Russian Silver Age poetry translations (occasional), 36/?
Nowadays Sophia Parnok (1885-1933) is known best for being the lover of Marina Tsvetaeva from 1914 to 1916. But she was a poet, translator (from French) and highly respected literary critic in her own right, writing excellent criticism of the post-Symbolism poetic movements, without adhering to a movement herself. She concisely characterized the styles of Akhmatova and Mandelstam, but rejected acmeism as a school of thought. She also wrote libretti — she had been raised in a musical family. (Her brother Valentin Parnakh — they both changed the spelling of their Jewish last name, Parnokh, in different ways — as well as being a poet and playwright, is considered the introducer of jazz to the Soviet Union in the 1920s.)
She was married (with a wedding by Jewish rite) to the poet and dramatist Vladimir Volkenstein for two years, but afterwards turned her attention exclusively to women. According to a line in her English Wikipedia article sourced to Diana Burgin’s biography of her, “She also survived a train crash, owned a pet monkey, and was Russia’s first openly-lesbian poet… Parnok finally succumbed to her illness in 1933 with three of her lovers at her bedside. Her funeral procession of her friends and fans extended 75 kilometers outside of Moscow.” (Which I find lovely to contemplate but hard to believe — 75 km is pretty darned long.)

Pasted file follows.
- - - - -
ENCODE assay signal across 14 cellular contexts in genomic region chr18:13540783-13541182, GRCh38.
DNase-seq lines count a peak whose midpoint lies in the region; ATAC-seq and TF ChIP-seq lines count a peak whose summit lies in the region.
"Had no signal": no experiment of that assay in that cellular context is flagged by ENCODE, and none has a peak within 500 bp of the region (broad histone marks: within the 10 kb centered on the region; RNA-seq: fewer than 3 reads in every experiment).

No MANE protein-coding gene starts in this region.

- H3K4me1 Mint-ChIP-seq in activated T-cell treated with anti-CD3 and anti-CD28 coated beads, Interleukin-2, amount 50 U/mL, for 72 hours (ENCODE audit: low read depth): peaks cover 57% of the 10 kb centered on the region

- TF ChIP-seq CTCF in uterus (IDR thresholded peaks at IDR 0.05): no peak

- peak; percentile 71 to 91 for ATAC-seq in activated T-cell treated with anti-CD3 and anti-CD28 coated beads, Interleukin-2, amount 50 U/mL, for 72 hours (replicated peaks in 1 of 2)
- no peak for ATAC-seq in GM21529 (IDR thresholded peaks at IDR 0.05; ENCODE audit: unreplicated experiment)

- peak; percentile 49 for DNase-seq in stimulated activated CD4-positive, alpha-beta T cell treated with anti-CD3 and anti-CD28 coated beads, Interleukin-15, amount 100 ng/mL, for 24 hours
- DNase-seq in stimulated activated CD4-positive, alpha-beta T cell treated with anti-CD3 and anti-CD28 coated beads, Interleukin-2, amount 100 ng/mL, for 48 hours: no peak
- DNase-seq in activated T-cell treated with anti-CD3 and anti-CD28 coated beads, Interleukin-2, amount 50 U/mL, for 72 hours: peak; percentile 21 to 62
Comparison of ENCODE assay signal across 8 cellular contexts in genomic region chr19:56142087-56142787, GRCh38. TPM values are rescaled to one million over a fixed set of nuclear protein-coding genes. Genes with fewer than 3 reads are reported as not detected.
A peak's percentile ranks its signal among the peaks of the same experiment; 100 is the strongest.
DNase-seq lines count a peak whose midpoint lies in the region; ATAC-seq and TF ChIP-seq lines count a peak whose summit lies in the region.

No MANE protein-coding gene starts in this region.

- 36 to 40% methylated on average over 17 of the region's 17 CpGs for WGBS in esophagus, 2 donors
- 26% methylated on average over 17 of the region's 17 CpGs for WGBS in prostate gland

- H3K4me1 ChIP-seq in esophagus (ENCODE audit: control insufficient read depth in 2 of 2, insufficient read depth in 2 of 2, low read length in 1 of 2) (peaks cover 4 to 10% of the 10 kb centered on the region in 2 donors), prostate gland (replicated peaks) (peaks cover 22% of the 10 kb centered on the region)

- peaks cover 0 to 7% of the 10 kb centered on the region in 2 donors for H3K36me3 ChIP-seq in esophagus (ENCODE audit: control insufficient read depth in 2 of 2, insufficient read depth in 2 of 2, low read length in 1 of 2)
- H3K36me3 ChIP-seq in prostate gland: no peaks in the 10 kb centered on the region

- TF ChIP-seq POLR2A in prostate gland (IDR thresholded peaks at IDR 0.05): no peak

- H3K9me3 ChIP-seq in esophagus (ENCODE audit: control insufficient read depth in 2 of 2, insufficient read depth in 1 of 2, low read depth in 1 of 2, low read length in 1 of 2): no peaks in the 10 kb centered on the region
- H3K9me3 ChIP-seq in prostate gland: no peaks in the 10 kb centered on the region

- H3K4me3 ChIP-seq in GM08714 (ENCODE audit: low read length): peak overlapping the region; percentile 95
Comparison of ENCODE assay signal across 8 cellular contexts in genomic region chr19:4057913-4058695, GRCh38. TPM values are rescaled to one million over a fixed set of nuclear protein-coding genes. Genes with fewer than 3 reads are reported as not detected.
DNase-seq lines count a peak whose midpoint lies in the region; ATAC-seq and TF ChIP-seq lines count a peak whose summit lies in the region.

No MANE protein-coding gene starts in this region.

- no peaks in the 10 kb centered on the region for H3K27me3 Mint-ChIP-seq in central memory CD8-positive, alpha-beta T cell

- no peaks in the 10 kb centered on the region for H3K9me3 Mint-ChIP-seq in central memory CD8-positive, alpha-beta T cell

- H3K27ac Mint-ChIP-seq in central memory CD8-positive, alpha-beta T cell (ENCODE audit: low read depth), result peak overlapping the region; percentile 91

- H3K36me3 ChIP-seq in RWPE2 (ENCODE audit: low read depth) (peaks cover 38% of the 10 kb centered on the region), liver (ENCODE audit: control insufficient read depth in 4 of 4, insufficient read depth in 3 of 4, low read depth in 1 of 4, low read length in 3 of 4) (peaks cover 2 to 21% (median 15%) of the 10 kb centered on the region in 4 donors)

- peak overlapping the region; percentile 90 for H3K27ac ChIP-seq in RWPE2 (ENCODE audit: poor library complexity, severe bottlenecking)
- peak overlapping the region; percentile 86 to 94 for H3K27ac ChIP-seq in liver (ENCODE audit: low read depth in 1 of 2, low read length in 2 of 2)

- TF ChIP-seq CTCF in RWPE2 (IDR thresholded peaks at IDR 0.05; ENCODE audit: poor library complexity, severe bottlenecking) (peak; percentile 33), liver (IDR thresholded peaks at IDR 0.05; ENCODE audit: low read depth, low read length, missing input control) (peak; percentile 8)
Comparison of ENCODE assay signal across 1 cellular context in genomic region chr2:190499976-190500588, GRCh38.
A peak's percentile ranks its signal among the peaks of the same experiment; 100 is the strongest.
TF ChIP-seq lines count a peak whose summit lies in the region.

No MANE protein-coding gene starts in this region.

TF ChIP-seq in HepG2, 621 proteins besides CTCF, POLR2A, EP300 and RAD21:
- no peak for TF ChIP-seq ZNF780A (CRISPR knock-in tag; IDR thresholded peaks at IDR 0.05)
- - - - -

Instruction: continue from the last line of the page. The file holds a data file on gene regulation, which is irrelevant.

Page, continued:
There are only four of her poems on Russian Wikisource, which bear the numbers they had in her collected poetry edition, presumably the one edited by Sophia Poliakova and published in Ann Arbor in 1979.
If you find out you’ve by stubborn friends been rejected,
If you find out that Cupid’s bow wasn’t so taut,
If unkissed lips had by another’s caress been affected,
And one laconic with you shares with others all thought…
If gardens have turned to desert through loss and privation —
Strike, still, with distracted fingers the lyre’s bright strings:
Poet, recall in your grief your fellow’s Latinate declaration:
“Swifter still pass days deceived by the lying that sings.”
Sophia Parnok, 1912; translation by Tamara Vardomskaya, September 2016.